This weeks Russia! Magazine column, “The Russian Opposition: Between Despair and Vanguard,”
Earlier this month, Sergei Shelin wrote that a “perfect storm” threatens Russia. If that storm hits, he argued, it would bring the Putin system to suspension. Whether Shelin’s doomsday forecast has any merit demands the powers of soothsayers and palm readers. Political science is, in many ways, as prescient as meteorology. Still, amid the Kremlin bulldog fights, economic jitters, and provincial grumbling, Shelin carves out a slight role for the Russia population in this impending drama. “The election day in September,” he writes, “will be a landmark of discontent, whichever way we get to it. But this discontent by itself will hardly be strong enough to seriously shake [the system’s] foundations. Maybe it will stir it a little.” A little. Maybe. But if a stirring is in store, then at what state do we find the Russian protest movement? If “The Dynamics of Protest Activity: 2012-2013,” a new report from Olga Kryshtanovskaya’s sociological laboratory, is even half correct, any stir might inject some much needed new blood into the Russian opposition. A lot has happened in two years. The movement that exploded into the streets of Moscow in winter and spring 2011 has mutated. Pessimism and apathy may have thinned its ranks, but standing firm is a smaller, more dedicated and determined core.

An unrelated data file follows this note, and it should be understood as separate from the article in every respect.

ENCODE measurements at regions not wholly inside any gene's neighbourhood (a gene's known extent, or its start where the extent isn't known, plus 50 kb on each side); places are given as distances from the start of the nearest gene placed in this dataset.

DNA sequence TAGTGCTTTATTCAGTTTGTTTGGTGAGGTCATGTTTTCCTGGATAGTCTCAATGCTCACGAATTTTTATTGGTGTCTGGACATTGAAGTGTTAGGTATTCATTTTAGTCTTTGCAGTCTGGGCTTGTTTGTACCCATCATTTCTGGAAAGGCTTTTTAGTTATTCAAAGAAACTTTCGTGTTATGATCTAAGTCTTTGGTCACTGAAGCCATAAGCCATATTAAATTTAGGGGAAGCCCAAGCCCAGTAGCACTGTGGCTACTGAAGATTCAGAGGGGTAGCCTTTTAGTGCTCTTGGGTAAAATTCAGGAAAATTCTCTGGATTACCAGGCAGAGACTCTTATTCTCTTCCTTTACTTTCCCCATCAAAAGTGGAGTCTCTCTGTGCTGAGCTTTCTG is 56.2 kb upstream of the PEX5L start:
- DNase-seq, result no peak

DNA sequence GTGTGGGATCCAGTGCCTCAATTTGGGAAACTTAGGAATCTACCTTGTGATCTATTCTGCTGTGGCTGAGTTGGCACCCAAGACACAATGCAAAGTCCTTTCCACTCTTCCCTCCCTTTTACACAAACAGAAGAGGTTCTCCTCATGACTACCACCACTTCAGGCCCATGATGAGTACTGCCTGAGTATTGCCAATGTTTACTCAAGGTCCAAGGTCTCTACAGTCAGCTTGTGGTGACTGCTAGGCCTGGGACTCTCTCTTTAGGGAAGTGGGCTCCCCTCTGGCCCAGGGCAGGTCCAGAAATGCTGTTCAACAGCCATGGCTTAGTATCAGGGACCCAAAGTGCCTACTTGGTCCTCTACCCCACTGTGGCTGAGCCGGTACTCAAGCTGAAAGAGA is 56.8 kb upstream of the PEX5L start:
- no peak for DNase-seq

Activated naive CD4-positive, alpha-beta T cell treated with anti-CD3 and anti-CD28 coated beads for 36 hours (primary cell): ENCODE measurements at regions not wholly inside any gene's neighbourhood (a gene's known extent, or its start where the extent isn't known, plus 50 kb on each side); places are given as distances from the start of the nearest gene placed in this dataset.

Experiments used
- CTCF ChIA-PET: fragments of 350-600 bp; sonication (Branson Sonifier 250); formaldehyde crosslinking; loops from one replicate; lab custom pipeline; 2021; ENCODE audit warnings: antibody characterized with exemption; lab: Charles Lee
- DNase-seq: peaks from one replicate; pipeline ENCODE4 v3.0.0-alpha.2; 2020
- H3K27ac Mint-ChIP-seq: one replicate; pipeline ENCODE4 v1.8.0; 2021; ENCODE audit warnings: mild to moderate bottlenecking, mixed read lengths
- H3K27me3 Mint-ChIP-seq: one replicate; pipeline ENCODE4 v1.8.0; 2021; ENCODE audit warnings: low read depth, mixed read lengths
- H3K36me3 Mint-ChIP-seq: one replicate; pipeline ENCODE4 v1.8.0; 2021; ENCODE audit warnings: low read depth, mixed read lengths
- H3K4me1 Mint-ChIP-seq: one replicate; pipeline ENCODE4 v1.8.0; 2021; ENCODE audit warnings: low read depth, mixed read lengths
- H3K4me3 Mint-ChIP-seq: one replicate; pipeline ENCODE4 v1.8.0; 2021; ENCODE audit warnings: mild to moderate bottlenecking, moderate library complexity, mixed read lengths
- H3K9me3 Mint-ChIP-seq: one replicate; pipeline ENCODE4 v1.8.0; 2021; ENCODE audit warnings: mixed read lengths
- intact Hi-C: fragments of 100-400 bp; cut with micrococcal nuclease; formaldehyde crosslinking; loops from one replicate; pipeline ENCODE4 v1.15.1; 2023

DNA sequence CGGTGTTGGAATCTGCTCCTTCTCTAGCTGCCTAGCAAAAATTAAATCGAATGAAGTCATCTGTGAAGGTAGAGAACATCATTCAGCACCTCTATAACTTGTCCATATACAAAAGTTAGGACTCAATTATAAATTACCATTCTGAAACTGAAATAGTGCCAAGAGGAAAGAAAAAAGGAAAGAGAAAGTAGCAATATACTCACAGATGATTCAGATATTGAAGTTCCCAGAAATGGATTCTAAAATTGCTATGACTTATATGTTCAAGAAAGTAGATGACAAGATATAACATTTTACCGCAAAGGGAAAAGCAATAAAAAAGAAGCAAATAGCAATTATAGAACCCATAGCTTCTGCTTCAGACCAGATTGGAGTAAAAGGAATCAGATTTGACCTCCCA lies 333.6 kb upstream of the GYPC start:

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By Sean — 10 years ago
At some point, I don’t know when, Martin Luther proclaimed, “Who has the youth, has the future.” If this is true, then Putin has assured that his “plan” will continue well after Russia’s youth grow up and take the reigns of power. But Putin’s success in capturing the youth isn’t because of Nashi. It is more a product of the first generation’s formative years coinciding with Russia’s economic boom. The result is a generation, which many now call Putin’s Generation, that places wealth, careerism, and political conservativism as hallmarks of their identity. That is at least what VTsIOM’s Dmitry Polikanov says in his article “The New Russians.”
Here is a run down of Polikanov’s findings from surveying 18-24 year olds:
- Acquiring wealth (62%) trumps family (58%), children (45%), career (37%) and a good education (21%) as key goals. It’s quite interesting that a good education is at the opposite end of wealth, since one would expect the former providing a greater opportunity for get the latter. What it tells me is that for Russian youths, wealth is viewed as something obtainable without or in spite of education.
- Russian youth are more politically apathetic than the general population. Only 55% of youth said they didn’t engaged in a political action in the last two years compared to 47% of the population. The most common political act is voting. In fact, Polikanov finds that youth vote 5-10% less than the general population. Only 37% say they discuss politics. Youth’s political attitudes, when they have them, are “liberal Right,” and only 25% favor “the free market and political democracy.” On the whole most prefer non-political forms of organization and expression such as literary or cultural societies.